I’d love to tinker one of these together, but buying it finished takes away all the fun.

      • Also just offering the blank PCB board would be super helpful.

      • I agree. Making a kit would be awesome for those of us who like other types of early phones and want to modify them. You would probably sell a lot of kits, judging from the buzz around hackerspaces, and the kit markup could meet or exceed the profit margin of the prefab model.

  • This.. is a must-have. But the price+shipping to here+VAT+charges will make it rather expensive I fear.. so there’ll be a period of dragging of feet until I convince myself to buy (and/or waiting for the US dollar exchange rate to take a deep dive, as it does occasionally).

  • Can I buy just the controller board and convert my own phone? What do I used to compile the associated make and .c files?

  • Ensure that it works with an iphone 5 and offer a kit, and you’d have a sale!

  • I just received mine and I must say the modification is quite well done. It’s a nice tight little board and if it worked, I’d want one to retrofit the payphone we have in our kitchen. It’s already been modded to be a house phone rather than a payphone so the board as it stands would work fine.

    Unfortunately, the device doesn’t work with either my LG231 or my wife’s Samsung T404. On the LG, it did pair but presented itself as an ‘audio device’ and not a ‘handsfree’. As a consequence it would probably let you play music through it and that’s it. The Samsung won’t pair with it all and doesn’t even see it.

    When I received it, I followed the online instructions, opened the phone and connected the battery. The power switch was not on board as the instructions said, but rather has been relocated to the shell (quite nicely!). The phone did not give a short ring once the status light started blinking as the instructions said. I don’t know if they simply changed the firmware to not ring, or if this one is defective. Since I don’t have a phone it will pair with, I have no way of knowing.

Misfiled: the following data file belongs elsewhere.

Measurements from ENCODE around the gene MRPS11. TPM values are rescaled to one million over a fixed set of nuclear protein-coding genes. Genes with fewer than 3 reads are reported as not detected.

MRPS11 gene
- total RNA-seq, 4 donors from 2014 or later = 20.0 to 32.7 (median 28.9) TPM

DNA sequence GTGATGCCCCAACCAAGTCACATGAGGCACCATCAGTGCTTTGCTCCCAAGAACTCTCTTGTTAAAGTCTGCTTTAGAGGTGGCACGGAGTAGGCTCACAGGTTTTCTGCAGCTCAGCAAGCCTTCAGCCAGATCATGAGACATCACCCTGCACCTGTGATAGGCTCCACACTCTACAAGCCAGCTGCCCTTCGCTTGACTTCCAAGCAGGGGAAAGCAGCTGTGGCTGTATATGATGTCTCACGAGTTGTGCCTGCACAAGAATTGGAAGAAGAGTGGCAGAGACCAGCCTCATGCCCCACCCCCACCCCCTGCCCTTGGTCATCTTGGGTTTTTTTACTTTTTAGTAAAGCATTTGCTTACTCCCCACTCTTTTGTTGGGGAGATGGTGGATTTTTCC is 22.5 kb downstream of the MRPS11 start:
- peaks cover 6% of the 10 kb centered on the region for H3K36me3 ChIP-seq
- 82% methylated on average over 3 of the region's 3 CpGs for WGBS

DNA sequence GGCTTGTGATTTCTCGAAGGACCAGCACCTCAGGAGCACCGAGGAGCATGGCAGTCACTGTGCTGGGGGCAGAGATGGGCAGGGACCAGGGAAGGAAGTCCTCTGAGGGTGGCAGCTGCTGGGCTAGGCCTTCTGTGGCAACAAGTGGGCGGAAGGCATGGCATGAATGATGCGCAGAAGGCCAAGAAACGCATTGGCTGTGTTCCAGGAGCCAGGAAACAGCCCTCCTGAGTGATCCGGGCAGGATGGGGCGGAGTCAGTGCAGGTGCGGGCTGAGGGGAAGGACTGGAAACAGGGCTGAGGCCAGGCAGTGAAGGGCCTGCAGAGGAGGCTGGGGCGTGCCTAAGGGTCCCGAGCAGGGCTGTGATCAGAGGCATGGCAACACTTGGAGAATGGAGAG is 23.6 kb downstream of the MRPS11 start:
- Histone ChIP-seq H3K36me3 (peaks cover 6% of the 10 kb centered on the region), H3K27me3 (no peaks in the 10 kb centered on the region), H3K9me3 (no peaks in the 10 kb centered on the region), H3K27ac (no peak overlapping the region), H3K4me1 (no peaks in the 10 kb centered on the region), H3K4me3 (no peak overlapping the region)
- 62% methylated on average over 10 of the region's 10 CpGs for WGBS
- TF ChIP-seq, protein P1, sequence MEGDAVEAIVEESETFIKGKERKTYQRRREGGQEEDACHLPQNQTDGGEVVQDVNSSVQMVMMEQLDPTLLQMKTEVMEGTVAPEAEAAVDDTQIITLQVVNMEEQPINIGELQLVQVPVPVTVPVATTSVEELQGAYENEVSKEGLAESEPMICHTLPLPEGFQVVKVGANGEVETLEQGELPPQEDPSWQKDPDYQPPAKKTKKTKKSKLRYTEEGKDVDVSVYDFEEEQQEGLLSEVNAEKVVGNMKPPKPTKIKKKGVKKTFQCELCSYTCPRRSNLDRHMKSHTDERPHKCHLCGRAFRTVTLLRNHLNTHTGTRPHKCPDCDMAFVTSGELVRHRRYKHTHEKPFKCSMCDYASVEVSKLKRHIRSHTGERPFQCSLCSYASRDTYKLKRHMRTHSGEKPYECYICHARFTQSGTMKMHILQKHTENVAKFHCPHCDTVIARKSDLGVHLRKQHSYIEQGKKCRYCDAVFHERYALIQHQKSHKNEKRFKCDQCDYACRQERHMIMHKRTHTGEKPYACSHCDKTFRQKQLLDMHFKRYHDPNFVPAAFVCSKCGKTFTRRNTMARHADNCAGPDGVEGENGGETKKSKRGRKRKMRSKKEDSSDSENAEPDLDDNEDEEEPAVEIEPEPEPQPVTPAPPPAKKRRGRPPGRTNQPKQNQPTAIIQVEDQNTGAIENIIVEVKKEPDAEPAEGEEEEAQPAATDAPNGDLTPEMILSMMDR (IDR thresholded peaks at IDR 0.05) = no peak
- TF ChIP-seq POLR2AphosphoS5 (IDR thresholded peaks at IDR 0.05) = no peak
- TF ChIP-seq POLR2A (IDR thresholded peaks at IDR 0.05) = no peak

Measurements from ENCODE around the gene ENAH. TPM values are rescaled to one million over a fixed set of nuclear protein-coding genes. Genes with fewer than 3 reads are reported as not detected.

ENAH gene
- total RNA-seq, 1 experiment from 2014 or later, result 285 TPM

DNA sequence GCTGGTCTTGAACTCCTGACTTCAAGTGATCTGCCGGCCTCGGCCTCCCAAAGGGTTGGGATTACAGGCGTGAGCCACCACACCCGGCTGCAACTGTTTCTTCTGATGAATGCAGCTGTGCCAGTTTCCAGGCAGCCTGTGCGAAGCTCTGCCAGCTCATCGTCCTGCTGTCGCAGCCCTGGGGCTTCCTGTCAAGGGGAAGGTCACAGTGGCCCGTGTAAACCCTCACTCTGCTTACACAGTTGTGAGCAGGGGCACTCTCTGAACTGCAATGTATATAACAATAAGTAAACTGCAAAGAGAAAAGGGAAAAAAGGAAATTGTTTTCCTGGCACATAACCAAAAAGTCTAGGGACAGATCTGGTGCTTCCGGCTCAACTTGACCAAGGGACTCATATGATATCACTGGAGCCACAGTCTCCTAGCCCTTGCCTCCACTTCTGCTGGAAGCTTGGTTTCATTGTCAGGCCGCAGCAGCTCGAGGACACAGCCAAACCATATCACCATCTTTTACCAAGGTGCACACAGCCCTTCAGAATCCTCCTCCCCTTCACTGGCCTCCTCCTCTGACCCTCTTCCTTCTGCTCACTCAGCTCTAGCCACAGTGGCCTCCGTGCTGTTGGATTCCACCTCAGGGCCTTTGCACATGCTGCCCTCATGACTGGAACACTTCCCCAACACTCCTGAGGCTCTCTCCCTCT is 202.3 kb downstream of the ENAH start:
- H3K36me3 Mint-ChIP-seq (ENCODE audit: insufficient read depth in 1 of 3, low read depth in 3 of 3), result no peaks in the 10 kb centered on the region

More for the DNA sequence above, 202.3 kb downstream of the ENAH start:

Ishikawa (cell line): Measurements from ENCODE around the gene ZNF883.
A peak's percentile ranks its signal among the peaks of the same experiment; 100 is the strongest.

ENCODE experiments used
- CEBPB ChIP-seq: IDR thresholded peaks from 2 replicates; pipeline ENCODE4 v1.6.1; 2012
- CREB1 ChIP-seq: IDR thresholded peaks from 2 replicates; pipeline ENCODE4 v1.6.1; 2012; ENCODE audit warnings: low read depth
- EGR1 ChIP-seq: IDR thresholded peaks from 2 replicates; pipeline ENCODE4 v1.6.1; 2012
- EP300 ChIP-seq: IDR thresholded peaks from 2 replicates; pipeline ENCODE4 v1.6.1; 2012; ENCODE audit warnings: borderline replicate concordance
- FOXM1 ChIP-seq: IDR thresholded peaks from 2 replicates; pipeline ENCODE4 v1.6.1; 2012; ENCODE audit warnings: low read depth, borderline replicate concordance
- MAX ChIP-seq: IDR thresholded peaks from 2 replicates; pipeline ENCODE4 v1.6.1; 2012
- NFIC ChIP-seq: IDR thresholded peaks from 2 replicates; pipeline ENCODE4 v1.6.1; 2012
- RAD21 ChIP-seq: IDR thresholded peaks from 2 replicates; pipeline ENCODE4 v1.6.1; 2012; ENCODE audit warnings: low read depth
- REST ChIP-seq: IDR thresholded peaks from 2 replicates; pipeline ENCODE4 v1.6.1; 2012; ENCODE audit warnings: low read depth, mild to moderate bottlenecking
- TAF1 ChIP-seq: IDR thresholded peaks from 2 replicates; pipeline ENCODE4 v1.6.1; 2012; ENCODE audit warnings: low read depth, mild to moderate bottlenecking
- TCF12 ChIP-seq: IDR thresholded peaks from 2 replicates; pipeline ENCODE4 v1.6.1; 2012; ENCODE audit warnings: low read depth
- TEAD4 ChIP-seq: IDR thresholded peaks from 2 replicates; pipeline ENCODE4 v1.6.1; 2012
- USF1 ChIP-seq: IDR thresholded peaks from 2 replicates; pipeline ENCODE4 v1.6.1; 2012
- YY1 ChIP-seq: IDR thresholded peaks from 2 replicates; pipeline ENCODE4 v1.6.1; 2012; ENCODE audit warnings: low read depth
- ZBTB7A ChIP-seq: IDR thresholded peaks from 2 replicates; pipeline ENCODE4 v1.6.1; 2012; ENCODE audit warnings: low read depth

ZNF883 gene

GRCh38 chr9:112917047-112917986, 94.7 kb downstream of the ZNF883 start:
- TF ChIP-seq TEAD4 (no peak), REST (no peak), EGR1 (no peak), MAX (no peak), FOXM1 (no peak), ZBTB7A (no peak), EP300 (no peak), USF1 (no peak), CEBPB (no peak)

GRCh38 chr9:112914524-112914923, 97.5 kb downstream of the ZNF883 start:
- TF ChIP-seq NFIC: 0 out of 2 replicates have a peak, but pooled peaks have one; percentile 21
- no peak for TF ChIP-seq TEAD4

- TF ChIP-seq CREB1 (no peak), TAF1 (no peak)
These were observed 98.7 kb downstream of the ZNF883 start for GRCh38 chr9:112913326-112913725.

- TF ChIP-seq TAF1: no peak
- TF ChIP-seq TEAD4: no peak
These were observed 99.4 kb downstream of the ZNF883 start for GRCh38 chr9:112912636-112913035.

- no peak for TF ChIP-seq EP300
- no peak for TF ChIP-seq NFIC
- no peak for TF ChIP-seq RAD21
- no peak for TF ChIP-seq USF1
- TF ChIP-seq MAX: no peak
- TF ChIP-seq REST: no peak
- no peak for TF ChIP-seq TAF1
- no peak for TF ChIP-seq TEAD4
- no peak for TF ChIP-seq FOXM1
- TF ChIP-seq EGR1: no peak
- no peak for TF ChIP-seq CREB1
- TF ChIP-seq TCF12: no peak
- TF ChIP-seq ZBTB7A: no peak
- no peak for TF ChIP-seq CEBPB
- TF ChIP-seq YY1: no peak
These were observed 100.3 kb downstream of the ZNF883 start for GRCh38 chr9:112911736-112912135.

It’s a lovely device and I wish it worked for me, but I may end up sending it back. :(

    2012-11-18: I did end up having to send it back. It’s too bad these things don’t seem to work. I’m hopeful that tech support will figure out the problem and I’ll get a working one back.

  • I am very sad. I wanted one of these phones for so long, and when I finally got one, my phone can’t discover it. My phone is an HTC Thunderbolt. My lady’s Droid Bionic has no trouble finding it. Is there any hope for me to connect if my phone does not find the Bluetooth phone when told to discover new devices?

    • I don’t know if you’re already returned yours, but mine came with the battery pack disconnected. The device would not work without it (even if plugged in). Once I opened the phone and connected that it worked.

      So far the inbound ring doesn’t seem to work, but outbound dialing does. Using Android here.

  • Why is the red so much more expensive

    • The old red rotary phones are more scarce than the black ones, making them more expensive.

  • This, this is just electrical engineering badassery at it’s finest. I can’t tell you how epically cool this is…a.w.e.s.o.m.e. No doubt it is expensive, but worth it? Absolutely. I don’t regret this purchase in the slightest.

    I’m (new) working at a Law Firm (with an older crowd) and they oo’d and ahh’d at the wireless dial-tone. Guess who won brownie points for the intellectually mystifying vintage rotary phone in their office.

    Thanks Sparkfun! You made this girl’s life more fun.

  • The 1100mAh battery is a bit on the small side.. seems like there should be room enough for something larger. My Pandora handheld (size like a small DS) has a 4000mAh battery. As far as I know prices are basically the same for small vs. larger li-poly batteries. Having to charge daily is slightly on the painful side.

  • Does the power jack connect via RJ11? It’s suspicious to have a wall wart connected to this sort of “vintage” phone. But concealing the wall wart as a phone jack would be simple.
    –Joe